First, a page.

October 13, 2018


Research: Perspective-Taking Doesn't Help You Understand What Others Want (Tal Eyal, Mary Steffel, Nicholas Epley, OCTOBER 09, 2018, Harvard Business Review)

[H]ere's the thing: Almost no research has investigated whether trying to take the perspective of another person actually increases your insight into what they truly think, feel, or want.

We recently explored this through a series of 25 experiments with a total of 2,816 people (undergrads, MBA students, Mechanical Turk workers, and other working adults) from the U.S. and Israel. We asked them to predict the thoughts, feelings, and preferences of other people, ranging from complete strangers to spouses. And we found that perspective-taking did not have the effect it's often expected to.

Our first series of experiments assessed judgments of strangers. In some studies, participants viewed photos of other people and assessed their emotions based on their eyes, facial expressions, and body postures. In others, participants watched videos of people and judged whether their expressions were fake or genuine or whether their statements were true. In each of these experiments, one group of participants was asked to engage in perspective-taking -- to "try to see things from that person's point of view, as if you were that person." Participants in the control group simply answered each question.

In contrast to the common intuition that perspective-taking increases understanding, we found that people in our perspective-taking condition were slightly less accurate in their judgments than people in the control condition. For example, in experiments in which participants viewed photos of people expressing different emotions, those encouraged to take the perspective of the people in the pictures guessed the emotions less accurately, on average, than those in the control condition. Perspective-taking did not help accuracy. If anything, it hurt it.

Of course, these were judgments of strangers. whose perspective might have been hard to assess. Perhaps perspective-taking is more helpful when you are considering someone whose perspective you know well, such as a friend or a spouse, or in a context where more is known about another's point of view.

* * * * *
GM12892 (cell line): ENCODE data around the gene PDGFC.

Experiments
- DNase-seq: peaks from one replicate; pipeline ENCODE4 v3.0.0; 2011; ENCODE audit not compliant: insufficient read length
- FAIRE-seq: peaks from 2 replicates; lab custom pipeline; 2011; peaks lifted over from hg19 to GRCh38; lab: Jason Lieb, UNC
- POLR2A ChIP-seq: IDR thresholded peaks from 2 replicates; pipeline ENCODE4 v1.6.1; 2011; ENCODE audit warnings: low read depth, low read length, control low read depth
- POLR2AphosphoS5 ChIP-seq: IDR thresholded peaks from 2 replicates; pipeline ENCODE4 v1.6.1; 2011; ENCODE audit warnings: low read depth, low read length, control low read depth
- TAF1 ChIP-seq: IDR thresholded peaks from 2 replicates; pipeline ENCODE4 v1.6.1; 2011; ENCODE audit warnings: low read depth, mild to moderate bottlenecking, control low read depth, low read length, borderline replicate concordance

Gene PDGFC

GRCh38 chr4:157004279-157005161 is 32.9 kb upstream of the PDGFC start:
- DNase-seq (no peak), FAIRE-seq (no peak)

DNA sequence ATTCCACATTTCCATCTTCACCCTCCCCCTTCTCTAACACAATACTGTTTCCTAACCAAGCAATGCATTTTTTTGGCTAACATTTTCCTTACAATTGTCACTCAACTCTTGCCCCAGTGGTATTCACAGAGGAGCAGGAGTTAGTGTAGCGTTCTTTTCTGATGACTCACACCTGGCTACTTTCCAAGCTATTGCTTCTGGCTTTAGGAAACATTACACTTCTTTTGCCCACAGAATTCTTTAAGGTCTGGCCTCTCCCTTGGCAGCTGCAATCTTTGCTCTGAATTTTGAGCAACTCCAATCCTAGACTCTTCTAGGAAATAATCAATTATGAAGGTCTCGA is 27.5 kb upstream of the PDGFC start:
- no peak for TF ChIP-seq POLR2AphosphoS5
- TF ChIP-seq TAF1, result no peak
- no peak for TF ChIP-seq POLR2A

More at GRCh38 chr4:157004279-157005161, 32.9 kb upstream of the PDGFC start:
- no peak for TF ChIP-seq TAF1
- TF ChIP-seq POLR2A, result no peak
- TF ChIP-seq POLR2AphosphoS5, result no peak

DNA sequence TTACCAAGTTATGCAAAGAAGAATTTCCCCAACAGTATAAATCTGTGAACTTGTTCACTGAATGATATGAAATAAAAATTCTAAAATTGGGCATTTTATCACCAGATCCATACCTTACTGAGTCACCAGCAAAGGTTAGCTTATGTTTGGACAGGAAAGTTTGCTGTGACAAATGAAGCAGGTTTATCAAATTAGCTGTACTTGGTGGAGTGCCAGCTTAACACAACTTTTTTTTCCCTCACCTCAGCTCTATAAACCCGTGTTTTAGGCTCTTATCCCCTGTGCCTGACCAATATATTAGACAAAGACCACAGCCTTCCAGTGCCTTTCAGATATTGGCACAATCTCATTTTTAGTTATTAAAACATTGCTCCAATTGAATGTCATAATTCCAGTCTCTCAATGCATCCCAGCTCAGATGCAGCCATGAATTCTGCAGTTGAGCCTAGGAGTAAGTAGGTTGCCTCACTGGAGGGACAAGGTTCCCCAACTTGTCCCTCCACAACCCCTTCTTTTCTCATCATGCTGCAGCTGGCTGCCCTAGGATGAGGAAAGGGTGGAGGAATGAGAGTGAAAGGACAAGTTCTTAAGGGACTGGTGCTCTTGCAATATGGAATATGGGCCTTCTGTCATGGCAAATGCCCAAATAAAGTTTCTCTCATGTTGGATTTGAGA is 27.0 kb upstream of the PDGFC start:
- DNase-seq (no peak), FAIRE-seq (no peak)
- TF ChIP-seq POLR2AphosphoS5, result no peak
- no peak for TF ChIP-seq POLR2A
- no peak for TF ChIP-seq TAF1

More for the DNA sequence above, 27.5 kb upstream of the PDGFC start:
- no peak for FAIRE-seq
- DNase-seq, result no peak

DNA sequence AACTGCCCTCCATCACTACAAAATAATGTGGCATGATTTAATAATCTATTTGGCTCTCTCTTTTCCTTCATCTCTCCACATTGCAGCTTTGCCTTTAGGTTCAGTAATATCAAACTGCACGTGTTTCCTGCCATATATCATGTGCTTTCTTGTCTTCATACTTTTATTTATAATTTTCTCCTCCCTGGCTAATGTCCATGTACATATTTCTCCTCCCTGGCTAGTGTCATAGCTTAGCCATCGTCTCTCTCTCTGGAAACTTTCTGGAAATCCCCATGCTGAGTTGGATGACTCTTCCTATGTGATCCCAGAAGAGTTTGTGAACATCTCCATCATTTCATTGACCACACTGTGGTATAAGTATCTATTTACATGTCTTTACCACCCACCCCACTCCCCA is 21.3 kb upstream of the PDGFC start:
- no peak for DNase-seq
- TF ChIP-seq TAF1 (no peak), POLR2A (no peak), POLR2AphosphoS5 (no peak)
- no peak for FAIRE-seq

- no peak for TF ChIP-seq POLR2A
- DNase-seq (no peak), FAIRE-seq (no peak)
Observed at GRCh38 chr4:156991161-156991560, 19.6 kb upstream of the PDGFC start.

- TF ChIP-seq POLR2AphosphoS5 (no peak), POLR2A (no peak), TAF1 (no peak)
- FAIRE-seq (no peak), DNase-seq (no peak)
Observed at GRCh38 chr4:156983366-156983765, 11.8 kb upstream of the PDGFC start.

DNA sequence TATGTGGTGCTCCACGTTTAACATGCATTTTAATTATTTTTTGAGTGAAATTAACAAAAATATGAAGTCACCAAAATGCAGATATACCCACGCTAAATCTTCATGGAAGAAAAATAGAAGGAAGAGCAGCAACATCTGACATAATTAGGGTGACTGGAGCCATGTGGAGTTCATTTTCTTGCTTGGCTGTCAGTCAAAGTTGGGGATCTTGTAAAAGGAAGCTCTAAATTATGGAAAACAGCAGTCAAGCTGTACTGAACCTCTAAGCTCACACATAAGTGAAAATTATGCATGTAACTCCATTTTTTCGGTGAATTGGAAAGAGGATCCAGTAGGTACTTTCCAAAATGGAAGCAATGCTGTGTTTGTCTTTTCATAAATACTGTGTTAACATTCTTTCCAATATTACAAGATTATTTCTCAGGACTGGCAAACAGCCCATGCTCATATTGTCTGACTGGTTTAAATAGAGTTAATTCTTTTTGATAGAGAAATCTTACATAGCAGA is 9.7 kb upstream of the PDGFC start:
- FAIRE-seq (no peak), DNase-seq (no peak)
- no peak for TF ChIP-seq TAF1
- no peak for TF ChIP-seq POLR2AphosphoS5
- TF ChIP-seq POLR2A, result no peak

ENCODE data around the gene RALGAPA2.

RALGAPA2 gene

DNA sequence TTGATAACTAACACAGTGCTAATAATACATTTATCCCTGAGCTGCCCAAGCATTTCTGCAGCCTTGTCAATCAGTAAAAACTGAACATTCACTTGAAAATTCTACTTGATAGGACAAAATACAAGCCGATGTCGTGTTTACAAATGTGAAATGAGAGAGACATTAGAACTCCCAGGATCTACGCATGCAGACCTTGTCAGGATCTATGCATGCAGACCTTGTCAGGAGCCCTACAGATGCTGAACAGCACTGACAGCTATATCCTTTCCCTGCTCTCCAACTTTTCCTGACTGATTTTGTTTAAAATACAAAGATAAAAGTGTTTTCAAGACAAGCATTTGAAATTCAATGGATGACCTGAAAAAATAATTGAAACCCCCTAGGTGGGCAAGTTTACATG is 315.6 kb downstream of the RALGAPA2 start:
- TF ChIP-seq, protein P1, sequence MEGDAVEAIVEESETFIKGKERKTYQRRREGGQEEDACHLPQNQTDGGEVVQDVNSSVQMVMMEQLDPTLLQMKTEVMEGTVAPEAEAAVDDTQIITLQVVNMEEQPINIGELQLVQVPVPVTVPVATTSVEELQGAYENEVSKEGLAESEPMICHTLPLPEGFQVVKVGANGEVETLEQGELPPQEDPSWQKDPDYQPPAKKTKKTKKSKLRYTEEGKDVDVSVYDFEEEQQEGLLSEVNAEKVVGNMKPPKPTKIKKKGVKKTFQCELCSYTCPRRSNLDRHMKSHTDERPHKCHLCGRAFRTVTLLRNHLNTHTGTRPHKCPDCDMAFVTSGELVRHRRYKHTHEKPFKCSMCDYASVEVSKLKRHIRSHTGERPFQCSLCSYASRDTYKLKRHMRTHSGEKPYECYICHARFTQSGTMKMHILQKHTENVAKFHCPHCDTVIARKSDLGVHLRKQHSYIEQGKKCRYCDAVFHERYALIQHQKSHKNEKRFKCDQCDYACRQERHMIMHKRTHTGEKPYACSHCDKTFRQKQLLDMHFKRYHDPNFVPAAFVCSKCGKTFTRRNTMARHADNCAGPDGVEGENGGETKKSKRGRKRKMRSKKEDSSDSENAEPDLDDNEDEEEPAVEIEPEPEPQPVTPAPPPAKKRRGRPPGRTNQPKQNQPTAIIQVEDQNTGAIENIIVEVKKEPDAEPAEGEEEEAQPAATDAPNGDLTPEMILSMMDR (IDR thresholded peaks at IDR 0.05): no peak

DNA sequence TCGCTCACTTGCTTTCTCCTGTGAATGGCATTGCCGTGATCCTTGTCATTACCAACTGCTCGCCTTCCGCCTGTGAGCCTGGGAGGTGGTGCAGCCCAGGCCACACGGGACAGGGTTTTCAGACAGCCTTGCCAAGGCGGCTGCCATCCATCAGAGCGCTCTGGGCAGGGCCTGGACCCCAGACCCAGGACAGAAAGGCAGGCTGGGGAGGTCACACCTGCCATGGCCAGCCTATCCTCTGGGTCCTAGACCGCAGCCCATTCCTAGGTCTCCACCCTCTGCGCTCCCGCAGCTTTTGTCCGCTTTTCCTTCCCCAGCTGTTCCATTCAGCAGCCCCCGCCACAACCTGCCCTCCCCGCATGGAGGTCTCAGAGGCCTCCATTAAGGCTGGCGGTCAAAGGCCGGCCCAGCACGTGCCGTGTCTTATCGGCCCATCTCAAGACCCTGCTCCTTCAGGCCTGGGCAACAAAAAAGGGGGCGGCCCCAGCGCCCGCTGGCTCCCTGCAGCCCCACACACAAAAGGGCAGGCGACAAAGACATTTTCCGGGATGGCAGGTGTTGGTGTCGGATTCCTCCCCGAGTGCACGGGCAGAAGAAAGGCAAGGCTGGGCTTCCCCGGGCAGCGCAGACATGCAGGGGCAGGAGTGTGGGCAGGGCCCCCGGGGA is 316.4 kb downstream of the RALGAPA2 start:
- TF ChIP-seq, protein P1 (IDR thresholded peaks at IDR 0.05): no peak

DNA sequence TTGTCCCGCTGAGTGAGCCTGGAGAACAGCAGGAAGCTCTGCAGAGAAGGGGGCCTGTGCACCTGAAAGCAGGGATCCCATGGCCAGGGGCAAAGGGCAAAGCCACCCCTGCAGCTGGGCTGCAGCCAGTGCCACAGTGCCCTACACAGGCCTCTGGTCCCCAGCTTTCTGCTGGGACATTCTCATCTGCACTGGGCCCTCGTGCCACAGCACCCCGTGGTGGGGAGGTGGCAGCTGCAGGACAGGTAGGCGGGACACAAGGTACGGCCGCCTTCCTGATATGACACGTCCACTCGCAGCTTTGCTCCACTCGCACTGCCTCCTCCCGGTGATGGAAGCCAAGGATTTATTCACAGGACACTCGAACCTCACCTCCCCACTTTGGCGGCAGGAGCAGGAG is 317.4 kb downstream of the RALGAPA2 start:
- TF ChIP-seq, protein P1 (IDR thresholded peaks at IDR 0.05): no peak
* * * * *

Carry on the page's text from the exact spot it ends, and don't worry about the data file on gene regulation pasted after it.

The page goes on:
Our next series of experiments asked people to predict the opinions and preferences of either a stranger they had just met or their romantic partner. This included predicting whether the person liked particular activities, jokes, videos, or art, or whether they were likely to agree with certain opinions. Once again, participants who were asked to engage in perspective-taking did slightly worse than those given no specific instructions.

For example, in one experiment in which romantic partners predicted how much their partner liked or disliked activities (for example, "go out to a pub or bar," "play tennis"), those encouraged to take the perspective of their partner guessed less correctly, on average, than those in the control condition. Perspective-taking may indeed work some wonders, but increasing insight into another's mind does not seem to be among them.

If perspective-taking doesn't help, what can you do to better understand others? Our research indicates that you gain understanding about someone only when you acquire new information from them. Instead of perspective-taking, you need to do some perspective-getting.

We barely know ourselves, but even that's better than we know others.

Posted by at October 13, 2018 4:27 AM